This morning I couldn’t help but smile as I watched my 13 month old completely engrossed in her bowl of Vanana Yogurt. She had the spoon in one hand and had the bowl secured in the other hand. She was thrououghly enjoying the food in front of her and only looked up on a few occasions to give me a big smile and request more yogurt. I don’t know if it is because of what I do for a living, but I love to watch her enjoy her meals. It got me thinking about why we can’t all have such an innocent relationship with food.
If you take a minute to reflect on your past relationship with food both as a child and an adult you may be able to figure out a reason based on your past experiences with food. What habits were you taught as a child or what foods were you served? Did you pick up bad habits as an adult? The real reason comes down to what you have learned as a children and what habits you have picked up over the course of your lifetime.
I once worked with a client that was preparing for bariatric surgery. When I work with a new client especially a client that is about to embark on a life altering surgery to lose weight I find it essential to get to the root of the “food issue.” Together we realized she had very little support with food as a child, her parents owned a farm and she was responsible for “finding” meals on her own. Without the support of a family structured meal it left her with a lifetime of poor feeding practices, binge eating and poor nutrition choices. This is just one example of how your past can influence your current feeding practices. No matter what your feeding experience has been it’s doesn’t have to continue to haunt you and your family.
These tips can help the put your self-distructive behaviors associated with eating at ease and allow you and your family to develop a good relationship with food.
1. Eat Without the Television or Computer On
Turn off the distractions. In order to throughly enjoy your meal and experience satiety you have to see, smell and taste the food. Consuming meals with outside distractions will compromise these senses and may result in overeating. Studies back this up even in children; children fed in front of the television will eat 50% more food then those who are not.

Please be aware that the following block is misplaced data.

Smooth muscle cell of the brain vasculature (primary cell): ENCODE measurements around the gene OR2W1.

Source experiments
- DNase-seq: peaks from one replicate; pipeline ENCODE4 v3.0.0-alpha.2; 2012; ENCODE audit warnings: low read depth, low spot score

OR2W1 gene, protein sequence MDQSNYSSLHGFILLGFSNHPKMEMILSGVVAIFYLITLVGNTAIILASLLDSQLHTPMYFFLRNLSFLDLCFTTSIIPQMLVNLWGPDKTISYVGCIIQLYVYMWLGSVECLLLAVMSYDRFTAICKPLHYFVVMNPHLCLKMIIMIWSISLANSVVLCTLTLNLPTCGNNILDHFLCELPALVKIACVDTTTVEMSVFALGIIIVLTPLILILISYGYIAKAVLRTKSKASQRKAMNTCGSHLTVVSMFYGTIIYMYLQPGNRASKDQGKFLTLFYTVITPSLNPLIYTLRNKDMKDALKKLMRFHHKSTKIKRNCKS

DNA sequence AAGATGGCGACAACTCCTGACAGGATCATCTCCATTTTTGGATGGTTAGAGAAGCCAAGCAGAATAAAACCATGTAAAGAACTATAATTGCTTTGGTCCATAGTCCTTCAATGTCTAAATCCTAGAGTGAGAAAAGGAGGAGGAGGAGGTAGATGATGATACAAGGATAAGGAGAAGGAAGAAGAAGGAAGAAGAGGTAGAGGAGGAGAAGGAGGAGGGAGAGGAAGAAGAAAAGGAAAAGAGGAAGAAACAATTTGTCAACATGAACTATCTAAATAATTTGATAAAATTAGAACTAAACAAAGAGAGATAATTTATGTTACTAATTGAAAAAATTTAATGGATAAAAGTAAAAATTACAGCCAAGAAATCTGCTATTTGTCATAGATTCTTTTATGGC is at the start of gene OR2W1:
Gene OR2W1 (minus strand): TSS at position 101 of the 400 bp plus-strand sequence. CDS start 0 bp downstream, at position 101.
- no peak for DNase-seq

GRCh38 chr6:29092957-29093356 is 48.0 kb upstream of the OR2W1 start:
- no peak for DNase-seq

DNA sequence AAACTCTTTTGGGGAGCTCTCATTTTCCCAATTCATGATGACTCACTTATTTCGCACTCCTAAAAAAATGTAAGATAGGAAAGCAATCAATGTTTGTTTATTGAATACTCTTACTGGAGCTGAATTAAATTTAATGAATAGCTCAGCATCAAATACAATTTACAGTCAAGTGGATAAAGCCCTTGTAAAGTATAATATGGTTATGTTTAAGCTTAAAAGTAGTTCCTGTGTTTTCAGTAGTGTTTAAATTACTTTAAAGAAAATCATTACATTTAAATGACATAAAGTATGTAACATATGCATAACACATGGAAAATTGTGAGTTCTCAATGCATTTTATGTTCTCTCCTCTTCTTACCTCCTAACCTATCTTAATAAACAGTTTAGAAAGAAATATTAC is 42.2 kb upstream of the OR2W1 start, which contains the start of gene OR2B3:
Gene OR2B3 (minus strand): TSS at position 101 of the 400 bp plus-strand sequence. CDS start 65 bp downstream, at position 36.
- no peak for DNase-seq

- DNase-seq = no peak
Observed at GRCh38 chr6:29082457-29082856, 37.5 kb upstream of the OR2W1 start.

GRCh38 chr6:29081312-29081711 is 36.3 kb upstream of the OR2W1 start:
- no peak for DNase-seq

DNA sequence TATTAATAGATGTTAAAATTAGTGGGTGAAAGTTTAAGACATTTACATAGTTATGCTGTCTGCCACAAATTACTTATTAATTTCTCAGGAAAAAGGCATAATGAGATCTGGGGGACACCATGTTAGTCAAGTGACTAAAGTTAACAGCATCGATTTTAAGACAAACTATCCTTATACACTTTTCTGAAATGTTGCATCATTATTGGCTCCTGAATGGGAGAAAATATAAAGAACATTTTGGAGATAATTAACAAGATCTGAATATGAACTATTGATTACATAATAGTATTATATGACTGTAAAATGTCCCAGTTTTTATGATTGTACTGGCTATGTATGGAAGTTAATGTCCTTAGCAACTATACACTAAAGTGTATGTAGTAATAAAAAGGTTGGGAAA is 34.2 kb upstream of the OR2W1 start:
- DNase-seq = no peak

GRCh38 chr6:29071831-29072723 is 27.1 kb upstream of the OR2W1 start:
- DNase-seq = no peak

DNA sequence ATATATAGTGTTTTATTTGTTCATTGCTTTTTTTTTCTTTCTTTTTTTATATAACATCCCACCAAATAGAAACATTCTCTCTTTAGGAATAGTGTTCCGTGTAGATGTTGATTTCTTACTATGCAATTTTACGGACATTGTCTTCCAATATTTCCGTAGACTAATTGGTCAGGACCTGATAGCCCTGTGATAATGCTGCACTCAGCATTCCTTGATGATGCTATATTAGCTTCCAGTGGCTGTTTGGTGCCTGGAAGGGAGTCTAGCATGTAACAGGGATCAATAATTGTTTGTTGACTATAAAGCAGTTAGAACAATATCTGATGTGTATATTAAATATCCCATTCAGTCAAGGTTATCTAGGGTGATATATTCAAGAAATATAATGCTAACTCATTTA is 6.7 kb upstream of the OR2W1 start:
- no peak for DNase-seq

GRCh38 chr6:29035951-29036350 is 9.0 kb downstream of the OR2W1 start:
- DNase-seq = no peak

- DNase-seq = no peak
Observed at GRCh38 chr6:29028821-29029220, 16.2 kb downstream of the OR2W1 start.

2. Eat Only at a Table or “Designated Eating Place”
Choose one place, preferably a table, to consume all food eaten. Developing this habit will eliminate unconcious snacking and grazing on food. It sets up structure and allows the whole family to do well with eating.
3. Do Not Always Feel You or Your Children Have to Finish What is On the Plate
Growing up we were served family style and allowed to dish our own plates, but the rule was…”You have to finish what is on your plate.” Here’s the problem, even to this day, I feel the need to finish what is on my plate for fear of waste. Even if I’m full and about to explode I still want to finish it…see the problem. Set your children up for success and don’t force them to eat one more bite when they are done they are done!
4. Nourish Your Body at Least 3 times a Day
Eating consistent meals leads to a stable metabolism and prevents binge eating. In order to be successful the whole family needs to know they will have the very least 3 well balanced meals. Children do best with eating when they know when and where the next meal will come from.
5. Slow Down, Taste the Food
Following the above steps should allow this step to come naturally. Learn to slow down and enjoy the food. It actually takes 20 minutes for the stomach to send the signal to the brain to tell you that you are full. Slowing down will give the whole family a chance to enjoy the meal, fill up and catch up on the day!
These 5 Tips could be enough to get your family on the right track with their eating. Now, I ‘m not going to say EASY steps because they aren’t. These steps have to do with habits and habits are hard to change. It could take a consistent 2-4 weeks of making changes before you see the real results!
I’d love to hear what you think! Feel Free to Comment Below…
Dana Snook, RDE, CIC